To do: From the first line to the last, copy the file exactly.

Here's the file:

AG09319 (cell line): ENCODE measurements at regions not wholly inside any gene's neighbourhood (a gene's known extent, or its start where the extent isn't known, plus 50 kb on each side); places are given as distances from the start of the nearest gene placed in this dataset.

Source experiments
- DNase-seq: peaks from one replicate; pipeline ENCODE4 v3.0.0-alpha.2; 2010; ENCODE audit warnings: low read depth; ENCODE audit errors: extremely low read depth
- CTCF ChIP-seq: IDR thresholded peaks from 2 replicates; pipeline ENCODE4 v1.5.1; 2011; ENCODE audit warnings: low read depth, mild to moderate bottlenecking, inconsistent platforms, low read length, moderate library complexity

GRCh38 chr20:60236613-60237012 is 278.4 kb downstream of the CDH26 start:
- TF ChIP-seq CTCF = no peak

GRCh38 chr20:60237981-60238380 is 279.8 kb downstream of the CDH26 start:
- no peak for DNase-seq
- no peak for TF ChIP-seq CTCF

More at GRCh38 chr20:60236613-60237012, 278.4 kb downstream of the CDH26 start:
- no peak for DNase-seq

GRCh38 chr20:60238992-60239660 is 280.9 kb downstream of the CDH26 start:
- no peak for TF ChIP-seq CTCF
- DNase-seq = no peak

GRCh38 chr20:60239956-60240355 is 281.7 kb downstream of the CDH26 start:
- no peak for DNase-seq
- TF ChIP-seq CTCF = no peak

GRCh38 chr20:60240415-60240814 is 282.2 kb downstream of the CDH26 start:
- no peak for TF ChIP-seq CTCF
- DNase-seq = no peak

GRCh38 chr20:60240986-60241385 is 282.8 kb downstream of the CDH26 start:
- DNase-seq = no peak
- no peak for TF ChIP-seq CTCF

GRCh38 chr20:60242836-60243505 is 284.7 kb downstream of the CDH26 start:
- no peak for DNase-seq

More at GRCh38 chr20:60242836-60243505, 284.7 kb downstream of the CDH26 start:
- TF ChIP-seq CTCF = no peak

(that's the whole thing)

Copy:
AG09319 (cell line): ENCODE measurements at regions not wholly inside any gene's neighbourhood (a gene's known extent, or its start where the extent isn't known, plus 50 kb on each side); places are given as distances from the start of the nearest gene placed in this dataset.

Source experiments
- DNase-seq: peaks from one replicate; pipeline ENCODE4 v3.0.0-alpha.2; 2010; ENCODE audit warnings: low read depth; ENCODE audit errors: extremely low read depth
- CTCF ChIP-seq: IDR thresholded peaks from 2 replicates; pipeline ENCODE4 v1.5.1; 2011; ENCODE audit warnings: low read depth, mild to moderate bottlenecking, inconsistent platforms, low read length, moderate library complexity

GRCh38 chr20:60236613-60237012 is 278.4 kb downstream of the CDH26 start:
- TF ChIP-seq CTCF = no peak

GRCh38 chr20:60237981-60238380 is 279.8 kb downstream of the CDH26 start:
- no peak for DNase-seq
- no peak for TF ChIP-seq CTCF

More at GRCh38 chr20:60236613-60237012, 278.4 kb downstream of the CDH26 start:
- no peak for DNase-seq

GRCh38 chr20:60238992-60239660 is 280.9 kb downstream of the CDH26 start:
- no peak for TF ChIP-seq CTCF
- DNase-seq = no peak

GRCh38 chr20:60239956-60240355 is 281.7 kb downstream of the CDH26 start:
- no peak for DNase-seq
- TF ChIP-seq CTCF = no peak

GRCh38 chr20:60240415-60240814 is 282.2 kb downstream of the CDH26 start:
- no peak for TF ChIP-seq CTCF
- DNase-seq = no peak

GRCh38 chr20:60240986-60241385 is 282.8 kb downstream of the CDH26 start:
- DNase-seq = no peak
- no peak for TF ChIP-seq CTCF

GRCh38 chr20:60242836-60243505 is 284.7 kb downstream of the CDH26 start:
- no peak for DNase-seq

More at GRCh38 chr20:60242836-60243505, 284.7 kb downstream of the CDH26 start:
- TF ChIP-seq CTCF = no peak